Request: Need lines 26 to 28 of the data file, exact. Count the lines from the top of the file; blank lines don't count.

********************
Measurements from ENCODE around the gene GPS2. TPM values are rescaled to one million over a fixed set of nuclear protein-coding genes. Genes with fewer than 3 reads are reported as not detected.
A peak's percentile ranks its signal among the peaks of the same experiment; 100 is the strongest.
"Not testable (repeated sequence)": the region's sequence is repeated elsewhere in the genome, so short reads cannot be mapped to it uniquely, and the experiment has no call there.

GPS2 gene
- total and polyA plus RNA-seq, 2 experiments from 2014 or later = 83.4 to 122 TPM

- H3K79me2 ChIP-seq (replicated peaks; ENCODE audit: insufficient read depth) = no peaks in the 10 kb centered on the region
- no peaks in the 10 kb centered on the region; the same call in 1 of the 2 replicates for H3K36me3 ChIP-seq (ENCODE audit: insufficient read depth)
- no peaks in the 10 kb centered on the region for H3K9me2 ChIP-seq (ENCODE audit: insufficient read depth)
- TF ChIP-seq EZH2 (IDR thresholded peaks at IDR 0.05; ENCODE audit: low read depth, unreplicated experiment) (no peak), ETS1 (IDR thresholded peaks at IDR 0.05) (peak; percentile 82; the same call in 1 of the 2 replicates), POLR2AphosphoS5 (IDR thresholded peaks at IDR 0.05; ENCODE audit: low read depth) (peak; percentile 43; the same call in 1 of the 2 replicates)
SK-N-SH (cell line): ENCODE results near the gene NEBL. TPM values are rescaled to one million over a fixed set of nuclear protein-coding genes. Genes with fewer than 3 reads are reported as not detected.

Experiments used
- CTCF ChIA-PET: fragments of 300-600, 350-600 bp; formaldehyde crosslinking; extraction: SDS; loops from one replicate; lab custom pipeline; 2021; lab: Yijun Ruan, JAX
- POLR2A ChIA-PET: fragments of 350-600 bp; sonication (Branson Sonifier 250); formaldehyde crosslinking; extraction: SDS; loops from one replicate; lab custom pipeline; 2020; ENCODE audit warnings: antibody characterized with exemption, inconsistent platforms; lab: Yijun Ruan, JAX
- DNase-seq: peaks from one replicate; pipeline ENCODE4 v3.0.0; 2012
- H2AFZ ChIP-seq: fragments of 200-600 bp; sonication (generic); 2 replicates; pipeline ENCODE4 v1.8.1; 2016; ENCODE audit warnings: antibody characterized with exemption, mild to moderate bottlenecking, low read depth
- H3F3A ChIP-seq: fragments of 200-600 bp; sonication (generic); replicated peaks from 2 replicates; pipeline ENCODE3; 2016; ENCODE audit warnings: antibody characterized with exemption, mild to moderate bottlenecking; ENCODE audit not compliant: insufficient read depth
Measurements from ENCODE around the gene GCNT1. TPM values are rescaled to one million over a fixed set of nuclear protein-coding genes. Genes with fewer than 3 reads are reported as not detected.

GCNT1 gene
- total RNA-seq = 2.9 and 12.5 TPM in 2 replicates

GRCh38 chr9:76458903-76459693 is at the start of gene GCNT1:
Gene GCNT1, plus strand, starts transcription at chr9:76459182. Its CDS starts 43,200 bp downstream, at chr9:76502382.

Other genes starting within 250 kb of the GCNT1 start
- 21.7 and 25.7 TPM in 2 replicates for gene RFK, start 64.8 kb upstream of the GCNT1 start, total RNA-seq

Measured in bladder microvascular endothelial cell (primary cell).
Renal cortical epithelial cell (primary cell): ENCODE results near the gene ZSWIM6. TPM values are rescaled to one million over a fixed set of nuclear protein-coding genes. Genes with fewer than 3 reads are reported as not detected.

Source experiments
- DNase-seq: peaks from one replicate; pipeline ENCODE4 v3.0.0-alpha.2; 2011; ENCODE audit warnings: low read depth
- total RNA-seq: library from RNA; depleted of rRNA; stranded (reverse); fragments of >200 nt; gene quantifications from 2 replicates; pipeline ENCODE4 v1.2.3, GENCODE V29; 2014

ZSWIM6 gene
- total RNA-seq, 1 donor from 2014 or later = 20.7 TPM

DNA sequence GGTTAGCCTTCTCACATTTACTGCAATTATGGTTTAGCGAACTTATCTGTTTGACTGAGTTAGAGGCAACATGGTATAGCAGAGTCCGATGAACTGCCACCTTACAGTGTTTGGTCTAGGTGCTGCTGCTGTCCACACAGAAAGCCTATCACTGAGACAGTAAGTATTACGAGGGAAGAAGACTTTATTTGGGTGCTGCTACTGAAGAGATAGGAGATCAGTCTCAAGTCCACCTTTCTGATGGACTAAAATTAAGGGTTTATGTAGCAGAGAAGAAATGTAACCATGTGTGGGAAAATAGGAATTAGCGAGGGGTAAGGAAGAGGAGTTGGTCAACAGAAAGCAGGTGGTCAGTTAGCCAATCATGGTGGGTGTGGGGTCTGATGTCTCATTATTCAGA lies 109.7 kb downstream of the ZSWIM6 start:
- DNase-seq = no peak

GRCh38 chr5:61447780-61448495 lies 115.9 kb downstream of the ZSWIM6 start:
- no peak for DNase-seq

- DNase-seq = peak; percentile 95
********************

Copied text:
Source experiments
- DNase-seq: peaks from one replicate; pipeline ENCODE4 v3.0.0-alpha.2; 2011; ENCODE audit warnings: low read depth
- total RNA-seq: library from RNA; depleted of rRNA; stranded (reverse); fragments of >200 nt; gene quantifications from 2 replicates; pipeline ENCODE4 v1.2.3, GENCODE V29; 2014